After 45 years in business, the underwriter of homes for millions of Indians is moving in with its 28-year-old banker offspring. The joint-family arrangement makes sense for both Housing Development Finance Corp. and HDFC Bank Ltd. Mortgages will get more competitive as lenders come under pressure to peg interest rates to benchmarks not in their control, such as the central bank’s repo rate. Besides, since India’s 2018 mini-Lehman moment, regulators have frowned upon too-big-to-fail monoline financiers lacking access to cheap and assured banking liquidity.
The announcement that HDFC Bank will make an all-stock offer for 100% of parent HDFC has attracted attention because of the size: The $60 billion transaction is the world’s second-biggest so far this year. The enthusiastic investor response to the long-speculated deal suggests that the market capitalization of the bulked-up bank may push toward the $200 billion mark, rivaling China Construction Bank Corp., which is the fourth-largest in the world.
Assuming no assets are shed during consolidation, the balance sheet will top 25 trillion rupees ($340 billion). While that’s half the heft of government-controlled State Bank of India, it’s still a big a number for a private-sector bank of relatively newer vintage. HDFC Bank came into being during the 1990s remaking of India’s Soviet-styled economy. For an international size comparison, divide the rupee value of the expanded firm’s assets by 22 — the value of the dollar tweaked for purchasing power parity. A $1 trillion bank in a nation with $10 trillion in PPP-adjusted gross domestic product ranks ahead of Wells Fargo & Co., which has a $2 trillion balance sheet in the $23 trillion U.S. economy.
HDFC Bank’s Chief Executive Officer Sashidhar Jagdishan is confident that the acquisition won’t sacrifice flexibility. “Elephants can dance as well,” he says. But sloth has become an issue at the bank. In late 2020, the Reserve Bank of India slapped it with an eight-month ban on digital launches and new credit cards because of frequent technology outages. Thanks to its low-cost deposits, net interest margins have held in the 4% range, whereas for HDFC, the mortgage financier, they’re 1.5 percentage points lower and falling for a decade. Yet, the bank earns a slightly lower return on assets than the 2%-plus garnered by its more efficient parent. As the CEO of the expanded entity, Jagdishan must cut costs and revamp the tech. He also has to make the bank more relevant to Gen Z customers, who want banking to be as intuitive as food-delivery apps.
The older mortgage-finance institution is no digital champion. But it prides itself on its asset quality. Small-ticket home loans to the salaried middle class are usually a safe credit risk for everyone, but HDFC’s 77-year-old Chairman Deepak Parekh, who’ll step down after the merger, also has the reputation of being an unerring collector of lumpy project loans to builders.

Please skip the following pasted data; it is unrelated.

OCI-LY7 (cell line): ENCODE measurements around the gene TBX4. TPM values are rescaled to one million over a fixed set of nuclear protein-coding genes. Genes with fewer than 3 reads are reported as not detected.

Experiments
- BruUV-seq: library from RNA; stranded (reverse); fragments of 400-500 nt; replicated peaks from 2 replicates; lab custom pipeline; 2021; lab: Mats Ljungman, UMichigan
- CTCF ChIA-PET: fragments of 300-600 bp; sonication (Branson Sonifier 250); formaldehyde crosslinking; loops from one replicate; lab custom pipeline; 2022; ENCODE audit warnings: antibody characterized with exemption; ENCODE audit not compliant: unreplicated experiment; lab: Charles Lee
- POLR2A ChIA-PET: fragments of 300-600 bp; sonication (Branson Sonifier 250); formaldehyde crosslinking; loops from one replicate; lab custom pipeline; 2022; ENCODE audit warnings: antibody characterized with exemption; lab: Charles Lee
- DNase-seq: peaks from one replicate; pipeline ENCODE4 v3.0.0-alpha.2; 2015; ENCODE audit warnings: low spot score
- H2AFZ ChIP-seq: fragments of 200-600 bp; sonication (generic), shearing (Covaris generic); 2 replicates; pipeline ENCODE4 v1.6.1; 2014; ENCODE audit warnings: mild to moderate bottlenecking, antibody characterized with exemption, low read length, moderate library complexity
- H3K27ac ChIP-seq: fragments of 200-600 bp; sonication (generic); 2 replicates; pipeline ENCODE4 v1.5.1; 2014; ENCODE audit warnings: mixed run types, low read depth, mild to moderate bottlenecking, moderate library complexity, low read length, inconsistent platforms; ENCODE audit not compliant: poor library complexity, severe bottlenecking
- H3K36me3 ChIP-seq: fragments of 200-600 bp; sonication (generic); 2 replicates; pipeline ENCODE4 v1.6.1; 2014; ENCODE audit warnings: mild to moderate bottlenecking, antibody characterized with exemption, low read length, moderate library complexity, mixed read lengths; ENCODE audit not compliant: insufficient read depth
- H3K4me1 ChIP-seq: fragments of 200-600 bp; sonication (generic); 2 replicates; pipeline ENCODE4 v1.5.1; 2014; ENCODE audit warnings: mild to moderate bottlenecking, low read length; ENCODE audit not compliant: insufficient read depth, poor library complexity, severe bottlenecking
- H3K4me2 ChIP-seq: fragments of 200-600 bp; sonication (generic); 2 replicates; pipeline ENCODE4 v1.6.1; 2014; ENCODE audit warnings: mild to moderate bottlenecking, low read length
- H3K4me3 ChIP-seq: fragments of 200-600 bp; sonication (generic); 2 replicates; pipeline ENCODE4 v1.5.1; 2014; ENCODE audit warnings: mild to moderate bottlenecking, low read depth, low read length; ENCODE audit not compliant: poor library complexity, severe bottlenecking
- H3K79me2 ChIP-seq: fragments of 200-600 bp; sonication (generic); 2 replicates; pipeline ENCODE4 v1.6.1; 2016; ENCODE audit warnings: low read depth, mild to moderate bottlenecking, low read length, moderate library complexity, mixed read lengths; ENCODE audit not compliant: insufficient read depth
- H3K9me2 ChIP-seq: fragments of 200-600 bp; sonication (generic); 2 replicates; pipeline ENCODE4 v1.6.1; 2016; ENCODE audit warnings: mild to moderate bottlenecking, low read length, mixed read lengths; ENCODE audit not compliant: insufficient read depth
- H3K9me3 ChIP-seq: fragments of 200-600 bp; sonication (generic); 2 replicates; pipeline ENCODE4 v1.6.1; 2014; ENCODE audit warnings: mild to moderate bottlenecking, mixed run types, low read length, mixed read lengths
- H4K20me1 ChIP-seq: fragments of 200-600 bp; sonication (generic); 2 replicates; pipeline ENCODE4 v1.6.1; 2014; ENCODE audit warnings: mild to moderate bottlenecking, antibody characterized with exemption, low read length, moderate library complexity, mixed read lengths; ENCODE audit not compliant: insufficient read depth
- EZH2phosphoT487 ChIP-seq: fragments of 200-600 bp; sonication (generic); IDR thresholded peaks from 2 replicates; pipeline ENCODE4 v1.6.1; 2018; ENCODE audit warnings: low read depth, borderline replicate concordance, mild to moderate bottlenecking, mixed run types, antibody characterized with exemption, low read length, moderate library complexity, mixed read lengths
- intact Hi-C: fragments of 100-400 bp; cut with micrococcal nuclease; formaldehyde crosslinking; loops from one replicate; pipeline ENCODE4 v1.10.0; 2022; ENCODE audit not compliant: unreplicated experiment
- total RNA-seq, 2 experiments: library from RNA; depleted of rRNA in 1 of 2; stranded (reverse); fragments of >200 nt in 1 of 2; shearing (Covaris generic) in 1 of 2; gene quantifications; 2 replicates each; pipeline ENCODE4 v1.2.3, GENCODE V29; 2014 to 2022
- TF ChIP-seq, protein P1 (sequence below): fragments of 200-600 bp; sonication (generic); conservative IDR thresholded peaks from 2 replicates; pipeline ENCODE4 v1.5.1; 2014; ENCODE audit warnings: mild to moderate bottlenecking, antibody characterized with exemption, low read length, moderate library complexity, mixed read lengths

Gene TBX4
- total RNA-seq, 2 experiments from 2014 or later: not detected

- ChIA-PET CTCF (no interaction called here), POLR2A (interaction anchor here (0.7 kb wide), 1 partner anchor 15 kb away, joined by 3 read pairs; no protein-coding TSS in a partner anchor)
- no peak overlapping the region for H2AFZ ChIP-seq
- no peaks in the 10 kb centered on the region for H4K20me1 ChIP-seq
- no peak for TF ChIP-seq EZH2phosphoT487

Those wholesale loans juice up returns on assets, but they are vulnerable to credit shocks like the one triggered by the collapse in September 2018 of the infrastructure financier IL&FS Group. Following that debacle, Dewan Housing Finance Corp. became the first specialist monoline lender to enter an in-court bankruptcy process with an RBI-appointed administrator at its helm. Later, the central bank wrested control of Reliance Capital Ltd., former tycoon Anil Ambani’s finance firm.
Policy makers would like systemically important lenders to become licensed depository institutions with access to central bank liquidity taps. It seems that’s what investors also want: HDFC’s historical valuation advantage over HDFC Bank has almost disappeared since the IL&FS crisis.
More than half of India’s homebuyers are HDFC customers. That dominance can only shrink as external pricing benchmarks make it easier for borrowers to compare rates from banks and switch. Still, HDFC Bank’s strong franchise in low-cost current and savings accounts could provide a stable home for the parent’s mortgage as well as wholesale lending. Besides, cross-selling banking products to home-loan seekers will give Jagdishan an additional lever against rivals like ICICI Bank Ltd., which is turning a new leaf after a disastrous run of dodgy corporate lending.
For a long time, any new foreign investor coming to India carried an initial shopping list of two stocks: HDFC and HDFC Bank. That was because of the duo’s reputation for good corporate governance and sleek execution. Indeed, no deposit-taking institution in the world is trusted more by savers and enjoys bigger cachet with investors than HDFC Bank. But all that’s in the rear-view mirror. Banking in India is changing. The so-called Unified Payments Interface, a six-year-old public utility, has revolutionized smartphone-based payments. As the two HDFC elephants start their dance, they must be careful — not just of other banks, but of fintech rivals trying to set the tune for both lenders and borrowers.
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Andy Mukherjee is a Bloomberg Opinion columnist covering industrial companies and financial services. He previously was a columnist for Reuters Breakingviews. He has also worked for the Straits Times, ET NOW and Bloomberg News.
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